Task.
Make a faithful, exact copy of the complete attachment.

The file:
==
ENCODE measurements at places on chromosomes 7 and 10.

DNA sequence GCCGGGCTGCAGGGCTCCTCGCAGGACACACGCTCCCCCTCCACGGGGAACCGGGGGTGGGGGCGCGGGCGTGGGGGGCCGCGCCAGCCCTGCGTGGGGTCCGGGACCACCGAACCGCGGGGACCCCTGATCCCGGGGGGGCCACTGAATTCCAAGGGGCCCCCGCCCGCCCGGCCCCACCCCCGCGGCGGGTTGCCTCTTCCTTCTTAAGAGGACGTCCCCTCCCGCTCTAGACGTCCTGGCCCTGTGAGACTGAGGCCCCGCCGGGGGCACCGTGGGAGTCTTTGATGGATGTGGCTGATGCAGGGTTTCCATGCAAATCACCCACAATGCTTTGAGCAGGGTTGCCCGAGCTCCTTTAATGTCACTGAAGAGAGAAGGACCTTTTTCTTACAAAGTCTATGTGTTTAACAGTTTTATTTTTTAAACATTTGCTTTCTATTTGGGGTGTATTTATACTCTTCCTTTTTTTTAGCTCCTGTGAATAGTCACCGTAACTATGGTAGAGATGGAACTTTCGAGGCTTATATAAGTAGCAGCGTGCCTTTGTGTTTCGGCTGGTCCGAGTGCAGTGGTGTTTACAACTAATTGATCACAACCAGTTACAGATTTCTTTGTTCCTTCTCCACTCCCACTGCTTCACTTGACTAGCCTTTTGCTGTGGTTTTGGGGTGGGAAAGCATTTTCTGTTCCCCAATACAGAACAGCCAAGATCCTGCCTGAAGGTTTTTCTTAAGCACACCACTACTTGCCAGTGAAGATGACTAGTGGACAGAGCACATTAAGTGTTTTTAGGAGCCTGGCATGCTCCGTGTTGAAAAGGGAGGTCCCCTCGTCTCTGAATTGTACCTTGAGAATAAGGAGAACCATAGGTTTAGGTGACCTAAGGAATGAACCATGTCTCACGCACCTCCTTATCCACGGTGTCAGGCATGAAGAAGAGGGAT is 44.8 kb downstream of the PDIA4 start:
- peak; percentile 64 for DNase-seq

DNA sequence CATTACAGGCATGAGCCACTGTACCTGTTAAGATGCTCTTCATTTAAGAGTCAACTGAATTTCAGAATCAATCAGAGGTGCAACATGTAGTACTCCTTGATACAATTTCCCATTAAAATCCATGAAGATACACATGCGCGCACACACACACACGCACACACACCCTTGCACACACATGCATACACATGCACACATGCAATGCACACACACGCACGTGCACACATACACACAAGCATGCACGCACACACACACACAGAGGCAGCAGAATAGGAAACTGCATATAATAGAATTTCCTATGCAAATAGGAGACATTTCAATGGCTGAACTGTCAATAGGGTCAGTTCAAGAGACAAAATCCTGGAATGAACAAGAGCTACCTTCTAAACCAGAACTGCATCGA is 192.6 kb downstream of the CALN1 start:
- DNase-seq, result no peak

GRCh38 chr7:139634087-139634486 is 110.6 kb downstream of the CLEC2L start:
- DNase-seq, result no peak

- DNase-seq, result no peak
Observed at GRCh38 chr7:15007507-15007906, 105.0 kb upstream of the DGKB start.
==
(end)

ENCODE measurements at places on chromosomes 7 and 10.

DNA sequence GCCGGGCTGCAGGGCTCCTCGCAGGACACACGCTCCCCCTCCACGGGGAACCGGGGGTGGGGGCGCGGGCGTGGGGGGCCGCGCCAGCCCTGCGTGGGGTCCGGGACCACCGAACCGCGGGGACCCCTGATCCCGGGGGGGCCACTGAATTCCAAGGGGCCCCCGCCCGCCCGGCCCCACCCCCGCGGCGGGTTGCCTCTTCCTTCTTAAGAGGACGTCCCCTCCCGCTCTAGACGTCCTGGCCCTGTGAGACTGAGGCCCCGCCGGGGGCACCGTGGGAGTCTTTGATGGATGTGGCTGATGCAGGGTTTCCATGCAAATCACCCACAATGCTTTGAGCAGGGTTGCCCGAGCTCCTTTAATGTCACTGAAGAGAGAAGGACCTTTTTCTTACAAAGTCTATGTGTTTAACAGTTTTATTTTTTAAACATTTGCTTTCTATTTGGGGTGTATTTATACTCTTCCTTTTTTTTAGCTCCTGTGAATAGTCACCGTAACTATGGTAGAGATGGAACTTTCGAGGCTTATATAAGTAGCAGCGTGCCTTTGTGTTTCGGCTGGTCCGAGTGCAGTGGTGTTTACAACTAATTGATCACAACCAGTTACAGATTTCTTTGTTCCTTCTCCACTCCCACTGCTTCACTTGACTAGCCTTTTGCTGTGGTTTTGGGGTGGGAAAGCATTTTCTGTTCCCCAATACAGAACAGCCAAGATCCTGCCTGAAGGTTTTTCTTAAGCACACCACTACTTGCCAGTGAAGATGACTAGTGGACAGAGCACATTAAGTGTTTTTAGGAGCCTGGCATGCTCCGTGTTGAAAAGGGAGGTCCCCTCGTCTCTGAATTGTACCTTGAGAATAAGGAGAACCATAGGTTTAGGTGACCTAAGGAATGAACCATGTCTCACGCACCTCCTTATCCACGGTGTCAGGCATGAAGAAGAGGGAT is 44.8 kb downstream of the PDIA4 start:
- peak; percentile 64 for DNase-seq

DNA sequence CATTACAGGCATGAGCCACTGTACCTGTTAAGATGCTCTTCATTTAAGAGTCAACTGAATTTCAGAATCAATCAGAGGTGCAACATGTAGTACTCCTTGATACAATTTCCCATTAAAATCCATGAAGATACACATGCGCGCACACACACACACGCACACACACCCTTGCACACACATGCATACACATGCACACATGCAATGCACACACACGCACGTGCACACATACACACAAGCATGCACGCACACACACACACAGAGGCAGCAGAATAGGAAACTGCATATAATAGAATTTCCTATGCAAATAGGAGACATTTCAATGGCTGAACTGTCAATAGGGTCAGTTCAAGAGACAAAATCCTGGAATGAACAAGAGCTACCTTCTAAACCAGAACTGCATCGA is 192.6 kb downstream of the CALN1 start:
- DNase-seq, result no peak

GRCh38 chr7:139634087-139634486 is 110.6 kb downstream of the CLEC2L start:
- DNase-seq, result no peak

- DNase-seq, result no peak
Observed at GRCh38 chr7:15007507-15007906, 105.0 kb upstream of the DGKB start.